Unequivocally, patriarchy is the major roadblock standing in the way of democratic human progress and social evolution. It has been so throughout history. Its record and hallmarks are those of aggression, intimidation, violence, conquest, domination, control, war, competitiveness, and subordination as expressed by alpha-males. Society has existed in a constant war-like state. It has been and continues to be the major underlying social problem that bedevils humanity but that it has yet to confront. Rather than being the apex of human evolution, Homo sapiens are instead an evolutionary aberration that will lead to the extinction of the species unless we can change patriarchy and its corrosive influence on society and human behaviour. Until we move towards a post-patriarchal world, humanity cannot hope to fix the myriad of problems besieging it for the past seven millennia. Patriarchy has invaded and imperially colonized our entire social, intellectual, psychological, and physical landscape including our major social institutions of religion, economics, education, science, and politics; our leadership models; our science, literature, music, and art; and deeply shaped the reality we comprehend while appearing for all intents and purposes invisible and innocuous in the passing of human affairs. It has defined what we understand as knowledge and how we understand and apply it (Rich (1977) cited in Gaskell & McLaren, 1991, p. 225). ← 1 | 2 → Like genetic mutations, the longer society exists, the more amorphous, indistinguishable, and integrated patriarchy becomes and the more dangerous it is going forward. Like a cancer it has spread everywhere. The more successful patriarchy becomes at dominating our world—the more intense the threat of cataclysm. Our contemporary existence is riddled with apparently unresolvable, inexplicable, protracted, and entrenched violence, conflict, and tension perpetrated and fomented almost entirely by males yet we refuse to acknowledge the solution to all these perplexing complexities lies in the simple reform of a millennia-old ideology reflected in the male worldview. Reform patriarchy and we reform civilization at its core and all its intractable problems. It is the most efficient yet difficult long-term solution to social dysfunctionality.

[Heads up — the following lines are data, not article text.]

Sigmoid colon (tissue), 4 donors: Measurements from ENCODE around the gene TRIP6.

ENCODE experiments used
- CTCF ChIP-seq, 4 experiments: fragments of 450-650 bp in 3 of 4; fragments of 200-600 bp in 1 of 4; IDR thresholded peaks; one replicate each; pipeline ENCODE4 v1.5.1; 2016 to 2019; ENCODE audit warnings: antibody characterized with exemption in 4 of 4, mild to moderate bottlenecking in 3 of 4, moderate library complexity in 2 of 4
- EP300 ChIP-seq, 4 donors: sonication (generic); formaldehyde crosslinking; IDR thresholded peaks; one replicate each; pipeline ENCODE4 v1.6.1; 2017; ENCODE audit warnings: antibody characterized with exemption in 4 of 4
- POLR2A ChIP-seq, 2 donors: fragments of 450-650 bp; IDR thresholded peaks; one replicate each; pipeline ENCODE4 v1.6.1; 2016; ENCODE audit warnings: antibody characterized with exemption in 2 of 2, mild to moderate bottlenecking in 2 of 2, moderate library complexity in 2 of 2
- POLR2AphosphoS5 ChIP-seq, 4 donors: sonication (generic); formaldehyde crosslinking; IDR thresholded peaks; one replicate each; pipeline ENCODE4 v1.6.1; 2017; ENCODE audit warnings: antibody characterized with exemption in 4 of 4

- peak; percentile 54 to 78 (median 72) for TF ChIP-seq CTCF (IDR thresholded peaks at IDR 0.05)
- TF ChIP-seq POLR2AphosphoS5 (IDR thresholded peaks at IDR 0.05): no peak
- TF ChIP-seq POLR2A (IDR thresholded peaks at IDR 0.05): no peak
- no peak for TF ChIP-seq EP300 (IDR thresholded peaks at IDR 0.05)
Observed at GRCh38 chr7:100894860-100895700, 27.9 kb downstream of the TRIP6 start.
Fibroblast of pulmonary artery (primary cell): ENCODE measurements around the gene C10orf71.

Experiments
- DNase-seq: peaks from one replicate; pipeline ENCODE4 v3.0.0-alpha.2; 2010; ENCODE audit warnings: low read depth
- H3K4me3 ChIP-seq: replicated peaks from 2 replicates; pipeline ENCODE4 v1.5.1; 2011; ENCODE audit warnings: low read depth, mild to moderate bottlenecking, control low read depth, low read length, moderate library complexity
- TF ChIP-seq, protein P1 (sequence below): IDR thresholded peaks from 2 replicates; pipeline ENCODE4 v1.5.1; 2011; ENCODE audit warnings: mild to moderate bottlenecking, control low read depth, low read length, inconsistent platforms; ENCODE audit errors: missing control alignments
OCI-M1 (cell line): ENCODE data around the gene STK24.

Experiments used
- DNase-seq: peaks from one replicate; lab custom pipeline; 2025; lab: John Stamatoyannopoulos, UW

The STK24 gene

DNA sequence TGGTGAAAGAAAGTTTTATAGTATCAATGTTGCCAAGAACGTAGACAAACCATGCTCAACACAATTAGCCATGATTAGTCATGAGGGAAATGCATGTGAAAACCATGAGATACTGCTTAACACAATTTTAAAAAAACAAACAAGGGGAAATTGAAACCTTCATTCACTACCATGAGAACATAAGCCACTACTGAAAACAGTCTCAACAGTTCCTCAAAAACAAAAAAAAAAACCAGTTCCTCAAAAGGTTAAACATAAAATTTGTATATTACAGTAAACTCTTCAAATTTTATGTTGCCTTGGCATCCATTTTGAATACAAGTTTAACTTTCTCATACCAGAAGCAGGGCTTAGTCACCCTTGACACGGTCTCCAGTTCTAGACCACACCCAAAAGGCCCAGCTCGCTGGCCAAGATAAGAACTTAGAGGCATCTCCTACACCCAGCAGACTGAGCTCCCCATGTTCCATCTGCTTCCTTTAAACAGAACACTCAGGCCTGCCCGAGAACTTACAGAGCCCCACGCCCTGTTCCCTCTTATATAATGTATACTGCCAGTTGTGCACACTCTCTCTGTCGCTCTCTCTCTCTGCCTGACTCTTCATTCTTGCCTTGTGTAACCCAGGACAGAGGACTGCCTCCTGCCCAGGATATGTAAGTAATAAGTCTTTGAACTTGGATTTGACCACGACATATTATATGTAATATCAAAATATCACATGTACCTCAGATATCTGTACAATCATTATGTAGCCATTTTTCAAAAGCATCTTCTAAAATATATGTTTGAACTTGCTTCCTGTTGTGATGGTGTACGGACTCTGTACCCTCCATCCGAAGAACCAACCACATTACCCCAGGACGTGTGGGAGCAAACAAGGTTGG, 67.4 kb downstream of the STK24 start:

Throughout its evolution, in every dimension of human existence since the dawn of patriarchal societies over 6,000 years ago women and the rest of humanity struggled to free themselves from the forced domination of patriarchy and it’s regressive, dogmatic, male, elitist value set that is so pervasive and invasive. In our modern world, men continue to dictate every aspect of our social interactions from geopolitics to sexual politics under the deluded view that they are ordained to do this by some self-created higher power that conveniently explains their innate superiority (Walby, 1990). Since its inception the history of humankind has been punctuated by ongoing and often fierce resistance to the desire of males to control their world and the world of others around them in non-consensual ways.